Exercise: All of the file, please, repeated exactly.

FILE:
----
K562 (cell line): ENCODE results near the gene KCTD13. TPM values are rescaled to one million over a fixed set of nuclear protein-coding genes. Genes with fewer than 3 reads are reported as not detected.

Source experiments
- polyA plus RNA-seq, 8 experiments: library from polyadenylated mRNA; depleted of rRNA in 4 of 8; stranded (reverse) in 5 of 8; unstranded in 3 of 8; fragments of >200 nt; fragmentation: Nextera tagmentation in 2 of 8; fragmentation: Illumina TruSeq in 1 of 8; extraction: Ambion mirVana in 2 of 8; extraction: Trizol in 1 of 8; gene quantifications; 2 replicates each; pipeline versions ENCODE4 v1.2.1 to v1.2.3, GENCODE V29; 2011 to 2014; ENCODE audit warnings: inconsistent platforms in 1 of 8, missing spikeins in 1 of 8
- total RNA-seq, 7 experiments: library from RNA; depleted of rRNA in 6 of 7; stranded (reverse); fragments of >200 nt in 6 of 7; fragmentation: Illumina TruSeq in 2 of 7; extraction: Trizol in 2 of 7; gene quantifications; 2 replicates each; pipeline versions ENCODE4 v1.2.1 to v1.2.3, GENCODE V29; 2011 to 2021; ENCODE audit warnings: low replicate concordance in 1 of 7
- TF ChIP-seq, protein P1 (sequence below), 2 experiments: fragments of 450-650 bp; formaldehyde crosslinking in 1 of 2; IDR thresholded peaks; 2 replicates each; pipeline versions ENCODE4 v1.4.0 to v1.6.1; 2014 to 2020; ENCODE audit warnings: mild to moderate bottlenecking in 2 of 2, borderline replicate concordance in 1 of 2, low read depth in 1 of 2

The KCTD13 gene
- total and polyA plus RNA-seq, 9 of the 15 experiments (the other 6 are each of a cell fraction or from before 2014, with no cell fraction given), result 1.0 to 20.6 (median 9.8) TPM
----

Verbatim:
K562 (cell line): ENCODE results near the gene KCTD13. TPM values are rescaled to one million over a fixed set of nuclear protein-coding genes. Genes with fewer than 3 reads are reported as not detected.

Source experiments
- polyA plus RNA-seq, 8 experiments: library from polyadenylated mRNA; depleted of rRNA in 4 of 8; stranded (reverse) in 5 of 8; unstranded in 3 of 8; fragments of >200 nt; fragmentation: Nextera tagmentation in 2 of 8; fragmentation: Illumina TruSeq in 1 of 8; extraction: Ambion mirVana in 2 of 8; extraction: Trizol in 1 of 8; gene quantifications; 2 replicates each; pipeline versions ENCODE4 v1.2.1 to v1.2.3, GENCODE V29; 2011 to 2014; ENCODE audit warnings: inconsistent platforms in 1 of 8, missing spikeins in 1 of 8
- total RNA-seq, 7 experiments: library from RNA; depleted of rRNA in 6 of 7; stranded (reverse); fragments of >200 nt in 6 of 7; fragmentation: Illumina TruSeq in 2 of 7; extraction: Trizol in 2 of 7; gene quantifications; 2 replicates each; pipeline versions ENCODE4 v1.2.1 to v1.2.3, GENCODE V29; 2011 to 2021; ENCODE audit warnings: low replicate concordance in 1 of 7
- TF ChIP-seq, protein P1 (sequence below), 2 experiments: fragments of 450-650 bp; formaldehyde crosslinking in 1 of 2; IDR thresholded peaks; 2 replicates each; pipeline versions ENCODE4 v1.4.0 to v1.6.1; 2014 to 2020; ENCODE audit warnings: mild to moderate bottlenecking in 2 of 2, borderline replicate concordance in 1 of 2, low read depth in 1 of 2

The KCTD13 gene
- total and polyA plus RNA-seq, 9 of the 15 experiments (the other 6 are each of a cell fraction or from before 2014, with no cell fraction given), result 1.0 to 20.6 (median 9.8) TPM